A new level of immersion would also include a prominent role for digital humans — the NPCs (non-playable characters) and virtual assistants of the metaverse. According to Gartner’s 2021 tech hype cycle report, this tech will be relevant within the next ten years, and the best scenario for it is XR.
Currently, there are companies like UNEEQ dedicated to this kind of tech. We will experience a giant leap from what we currently have with Alexa or Cortana, which are abstractions without a face, to a more empathetic digital assistant that can become our concierge and give us context-rich information resulting in an even more comfortable experience for the user. (This last statement considers that this tech will go beyond the Turing test and be obviously AI to avoid any dystopian ideas where we’re unsure if we’re speaking to a real person or an AI.)
The Actual Metaverse
At almost every AWE conference, Ori Inbar, CEO of Super Ventures, has mentioned the AR Cloud and how it will allow us to go fully spatial. In his words, “AR researchers and industry insiders have long envisioned that at some point in the future, the real-time 3D (or Spatial) map of the world, the AR Cloud, will be the single most important software infrastructure in computing, far more valuable than Facebook’s Social Graph or Google’s page rank index”.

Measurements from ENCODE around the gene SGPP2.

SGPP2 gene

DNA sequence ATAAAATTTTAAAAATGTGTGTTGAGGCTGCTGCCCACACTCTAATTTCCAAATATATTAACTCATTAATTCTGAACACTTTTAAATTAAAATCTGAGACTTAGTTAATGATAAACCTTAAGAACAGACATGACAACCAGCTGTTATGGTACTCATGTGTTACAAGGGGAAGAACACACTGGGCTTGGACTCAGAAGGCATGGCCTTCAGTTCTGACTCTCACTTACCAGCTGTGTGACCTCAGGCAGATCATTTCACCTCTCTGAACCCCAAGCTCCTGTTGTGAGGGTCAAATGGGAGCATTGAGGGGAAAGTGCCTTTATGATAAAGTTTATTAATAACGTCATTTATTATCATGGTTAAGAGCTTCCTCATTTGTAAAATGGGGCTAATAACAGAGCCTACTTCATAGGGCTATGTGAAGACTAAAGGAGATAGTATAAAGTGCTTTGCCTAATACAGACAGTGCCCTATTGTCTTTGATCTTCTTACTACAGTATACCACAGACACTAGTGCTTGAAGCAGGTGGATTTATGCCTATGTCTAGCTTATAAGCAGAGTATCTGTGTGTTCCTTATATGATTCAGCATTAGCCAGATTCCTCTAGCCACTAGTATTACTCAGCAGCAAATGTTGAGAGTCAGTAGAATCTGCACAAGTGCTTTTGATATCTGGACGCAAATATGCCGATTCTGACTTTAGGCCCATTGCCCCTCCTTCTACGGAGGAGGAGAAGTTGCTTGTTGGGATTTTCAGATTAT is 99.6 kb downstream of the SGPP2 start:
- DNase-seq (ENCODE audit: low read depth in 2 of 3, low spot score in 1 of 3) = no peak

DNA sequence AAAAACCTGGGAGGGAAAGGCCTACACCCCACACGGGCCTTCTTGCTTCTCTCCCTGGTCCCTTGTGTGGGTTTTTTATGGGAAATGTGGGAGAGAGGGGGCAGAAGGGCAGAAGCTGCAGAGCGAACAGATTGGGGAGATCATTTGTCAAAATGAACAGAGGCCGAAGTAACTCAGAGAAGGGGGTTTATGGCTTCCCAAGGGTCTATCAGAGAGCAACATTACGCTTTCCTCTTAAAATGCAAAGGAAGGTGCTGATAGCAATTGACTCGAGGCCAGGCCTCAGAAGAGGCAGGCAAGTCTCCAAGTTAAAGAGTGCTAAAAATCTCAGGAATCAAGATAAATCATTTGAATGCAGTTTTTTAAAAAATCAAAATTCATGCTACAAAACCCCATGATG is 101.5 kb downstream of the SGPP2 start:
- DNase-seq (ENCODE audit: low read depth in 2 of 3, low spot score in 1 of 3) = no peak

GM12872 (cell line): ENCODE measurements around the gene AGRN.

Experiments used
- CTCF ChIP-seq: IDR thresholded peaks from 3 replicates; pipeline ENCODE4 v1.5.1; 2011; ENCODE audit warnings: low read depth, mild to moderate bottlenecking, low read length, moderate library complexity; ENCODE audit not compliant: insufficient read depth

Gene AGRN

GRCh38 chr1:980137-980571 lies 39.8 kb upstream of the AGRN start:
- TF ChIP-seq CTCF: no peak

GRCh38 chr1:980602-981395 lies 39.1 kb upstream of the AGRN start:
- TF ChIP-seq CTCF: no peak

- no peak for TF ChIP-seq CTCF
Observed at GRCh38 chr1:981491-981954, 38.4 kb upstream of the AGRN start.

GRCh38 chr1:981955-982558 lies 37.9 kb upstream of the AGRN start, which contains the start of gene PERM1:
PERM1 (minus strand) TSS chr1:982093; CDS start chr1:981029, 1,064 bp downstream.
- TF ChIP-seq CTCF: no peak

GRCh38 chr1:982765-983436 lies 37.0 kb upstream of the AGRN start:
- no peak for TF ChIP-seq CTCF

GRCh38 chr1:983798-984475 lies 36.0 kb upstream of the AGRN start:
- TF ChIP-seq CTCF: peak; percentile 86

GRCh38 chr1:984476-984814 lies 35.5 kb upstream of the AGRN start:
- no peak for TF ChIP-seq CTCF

Recently, at the AWE 2021 Asia edition, Alvin Wang Graylin, President of HTC China, highlighted some opportunities and challenges for the metaverse. He also shared six laws of the metaverse, which are worth mentioning:
- There is only one metaverse
- No person/company owns the metaverse
- The metaverse is open and for everyone
- The metaverse is device-independent
- All users will have agency, and they can impact the metaverse
- The metaverse is the next evolution of the internet
The Neural interfaces being developed right now are going to be enablers for XR and other devices. However, there is still a long way to go since they connect neural paths to a chip — something that is much easier said than done.
For example, Neuralink is still in the R&D phase, and Next-mind launched this year, allowing you to control devices using non-invasive EEG technology. There is still a lot of research needed in this area before it becomes relevant in the market. Just as shown in this TED Talk, we can imagine a future where we control the input and outputs from our nervous systems, which opens the doors to new interfaces for communication.
Make Your Move to the Metaverse
At Wizeline, we are no strangers to the metaverse. Our teams have contributed to conversations and projects around AR, VR, and XR, and we’re always up for the next challenge!
Wizeline works with Fortune 500 brands and growing startups to build end-to-end digital products, implementing new trends to stay ahead of the competition. If you’re ready to explore how your brand can leverage the metaverse, we’d love to chat. Contact us today at firstname.lastname@example.org to start the conversation!